Designing Successful Neighborhood Squares. Part 5. Entrances, thresholds

By Suzanne H. Crowhurst Lennard

The entrance into a neighborhood square is designed to create the experience that you have arrived at the heart of the community, and that you need go no further. A vista into the square from an adjacent street should reveal the life on the square, the sunlight, bright umbrellas, children playing, a couple enjoying a glass of wine, etc. It should not reveal that there is any destination beyond the square.

Emphasizing the drama of arrival, access ways are small, inconspicuous, and angled in such a way that there is no direct view out of the space.[1] Entrances are like doorways into a room. They create a clear threshold between inside and out. Crossing the threshold enhances the awareness of moving from a street (a place of movement) into a place for pausing, lingering, socializing, playing. Behavior changes as you enter: you stop thinking about where you have to go next; you slow down, look around, start living in the present moment, enjoying the sights and sounds, the sun on your face, the voice of a friend, the aromas from a restaurant.

Upon entering from any direction, there is no immediately obvious exit.  And yet there are entrances on all sides/corners. As you become more familiar with the square, you discover many inconspicuous entrances and exits beneath archways, through arcades, up a flight of steps, etc. A large neighborhood square needs many small entrances allowing pathways from all directions to cross in the square, bringing the community together.

Camillo Sitte pointed to the advantages of entrances at the corners arranged like “turbine arms”, with exits all pointing in different directions. This helps to conceal exits as you arrive in the square, and it was a common principle in ancient city building. He also emphasized that this principle should not be rigidly uniform, which could be boring and commonplace.

The square must be accessible for everyone: adults, children, women, prams and strollers, older people, and those with limited mobility and in wheelchairs. The square cannot function democratically if segments of the population are prevented access. This has implications for the design of entrances to the square from every direction. If one entrance is via a slight of steps, there must be another route in a similar direction that is stroller-friendly.

Entrances may be concealed beneath arcades, as in Salamanca’s Plaza Mayor, or beneath sottoporteghi, as in Venice.  Passing through a dark arch heightens the experience of crossing the threshold and raises one’s awareness of entering the public arena. This threshold experience has been remarked upon by many urban scholars, especially in relation to Venice’s Piazza San Marco and Siena’s Piazza Il Campo.[2]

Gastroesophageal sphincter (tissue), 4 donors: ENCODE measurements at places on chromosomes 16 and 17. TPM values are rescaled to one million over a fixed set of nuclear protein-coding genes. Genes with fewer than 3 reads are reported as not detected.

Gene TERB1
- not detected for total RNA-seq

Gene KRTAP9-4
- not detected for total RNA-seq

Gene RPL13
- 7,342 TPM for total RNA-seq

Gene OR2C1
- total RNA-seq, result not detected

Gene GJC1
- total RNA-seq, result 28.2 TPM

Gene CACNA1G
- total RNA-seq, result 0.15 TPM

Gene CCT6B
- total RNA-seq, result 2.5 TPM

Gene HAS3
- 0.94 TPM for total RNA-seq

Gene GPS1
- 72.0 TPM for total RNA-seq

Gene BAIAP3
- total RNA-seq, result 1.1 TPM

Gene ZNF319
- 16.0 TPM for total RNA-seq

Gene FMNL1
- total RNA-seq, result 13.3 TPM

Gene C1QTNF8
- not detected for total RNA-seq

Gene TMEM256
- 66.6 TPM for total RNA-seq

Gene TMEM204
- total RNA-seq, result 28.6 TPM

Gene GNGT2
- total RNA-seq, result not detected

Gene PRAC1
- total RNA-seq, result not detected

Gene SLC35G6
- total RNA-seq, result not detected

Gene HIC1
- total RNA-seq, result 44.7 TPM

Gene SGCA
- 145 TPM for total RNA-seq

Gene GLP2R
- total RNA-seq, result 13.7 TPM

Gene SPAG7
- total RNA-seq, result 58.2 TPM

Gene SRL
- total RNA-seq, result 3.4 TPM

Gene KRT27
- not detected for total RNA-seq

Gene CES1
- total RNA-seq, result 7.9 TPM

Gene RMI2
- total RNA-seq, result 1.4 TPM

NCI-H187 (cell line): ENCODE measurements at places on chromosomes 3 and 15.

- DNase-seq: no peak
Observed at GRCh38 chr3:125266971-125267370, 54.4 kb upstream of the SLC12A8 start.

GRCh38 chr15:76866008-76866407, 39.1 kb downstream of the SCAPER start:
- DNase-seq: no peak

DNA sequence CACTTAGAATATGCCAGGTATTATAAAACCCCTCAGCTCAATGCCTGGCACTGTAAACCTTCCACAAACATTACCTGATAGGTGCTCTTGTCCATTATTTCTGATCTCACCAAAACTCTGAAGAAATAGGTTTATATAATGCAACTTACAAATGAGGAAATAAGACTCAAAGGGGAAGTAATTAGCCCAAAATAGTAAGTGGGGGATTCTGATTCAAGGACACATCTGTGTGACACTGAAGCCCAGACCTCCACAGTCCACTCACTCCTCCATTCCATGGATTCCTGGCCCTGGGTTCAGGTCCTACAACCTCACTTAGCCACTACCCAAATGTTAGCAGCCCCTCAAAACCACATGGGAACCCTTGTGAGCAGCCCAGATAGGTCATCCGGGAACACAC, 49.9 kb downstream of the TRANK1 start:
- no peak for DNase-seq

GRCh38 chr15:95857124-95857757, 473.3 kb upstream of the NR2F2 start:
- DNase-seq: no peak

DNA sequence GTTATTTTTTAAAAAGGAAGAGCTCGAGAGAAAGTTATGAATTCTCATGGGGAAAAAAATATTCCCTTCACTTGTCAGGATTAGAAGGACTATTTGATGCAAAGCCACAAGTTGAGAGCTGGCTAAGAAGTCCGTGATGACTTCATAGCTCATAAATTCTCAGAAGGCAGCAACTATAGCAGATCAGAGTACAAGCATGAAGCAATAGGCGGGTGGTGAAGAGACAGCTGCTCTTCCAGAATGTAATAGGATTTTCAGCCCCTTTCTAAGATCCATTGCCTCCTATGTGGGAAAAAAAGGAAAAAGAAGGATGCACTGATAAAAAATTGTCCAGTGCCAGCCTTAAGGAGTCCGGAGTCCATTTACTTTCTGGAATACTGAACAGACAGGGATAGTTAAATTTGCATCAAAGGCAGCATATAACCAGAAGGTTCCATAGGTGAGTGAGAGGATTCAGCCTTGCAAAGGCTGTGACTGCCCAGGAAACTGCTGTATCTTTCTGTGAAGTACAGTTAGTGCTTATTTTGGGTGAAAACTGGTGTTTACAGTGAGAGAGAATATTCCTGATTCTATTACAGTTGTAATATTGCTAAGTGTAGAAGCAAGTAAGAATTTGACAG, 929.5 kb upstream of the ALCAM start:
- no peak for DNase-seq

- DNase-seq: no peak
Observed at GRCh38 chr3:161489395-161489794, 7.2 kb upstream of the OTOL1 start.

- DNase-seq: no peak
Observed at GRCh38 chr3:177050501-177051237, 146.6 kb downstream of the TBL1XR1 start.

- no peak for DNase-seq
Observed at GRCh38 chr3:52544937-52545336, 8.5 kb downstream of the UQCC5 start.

Campo Santa Margherita

Some of the most successful neighborhood squares in the world contain many entrances, large and small. Campo Santa Margherita has 19 entrances, all told. Three of these (to the north to Rialto, to the east to Accademia, and to the south to the church of the Carmini), but one of the most used entrance is a narrow street, Calle del Forno that leads west to the railway station. The smallest entrances are from nearby housing.

There are private and semiprivate entrances too. A secondary entrance to an apartment or condo building gives residents a short cut into the square; entrances to shops and restaurants, townhouses above the shops, to civic and commercial buildings all bring people into the square.

 

Zilverpand, Bruges is a series of interconnected squares created by combining all the open spaces on the interior of an existing block. The main square has many entrances. On east and west are the main entrances beneath buildings that connect to underground parking and adjacent streets; several arched openings lead from public corridors through surrounding buildings; many shops and cafes open off the square, and a wider opening to the south leads to the other squares and public spaces.

The vista into the square is critical. It must provide a view of sunlight, people, and activity; it must not be a view of a blank wall. The shape of the entrance, and the way the vista is “framed” is also important: it is undoubtedly more appealing to enter through an archway with human proportions than beneath a wide, low slung horizontal slab that seems to bear down on you. The archway is uplifting; the slab is oppressive.

Alleyways leading to the square between tall buildings should be well lit with active facades and small shops along their length, helping to draw the pedestrian towards the square. If the buildings on either side are too high, making the entranceway feel canyon-like, the experienced height can be reduced to more human proportions with a trellis, or overarching plants (trees, rambling roses, wisteria, etc).

Vigevano

In many Italian cities during the Renaissance, the local princes took aesthetic control of the appearance of their town’s piazzas by insisting that the individually shaped facades should be improved with the application of a continuous colonnade and new façade around the square. These colonnades hid from view the narrow streets that led into the square and provided the arched “doorway” experience on entering from an adjoining street.

An arcade with small shops and restaurants on either side may also be created as an entrance to the square through a building. However, this has the disadvantage that it may be closed at night, thus limiting free access, so it should not be considered a primary entrance.

 

See Part 6: Surrounding building heights/proportions



[1]   Camillo Sitte, City Planning According to Artistic Principles. Translated by George R. Collins & Christiane Crasemann Collins. Random House, New York, 1965. p. 34.

[2]   G.E. Kidder Smith, Italy Builds, pp. 48, 74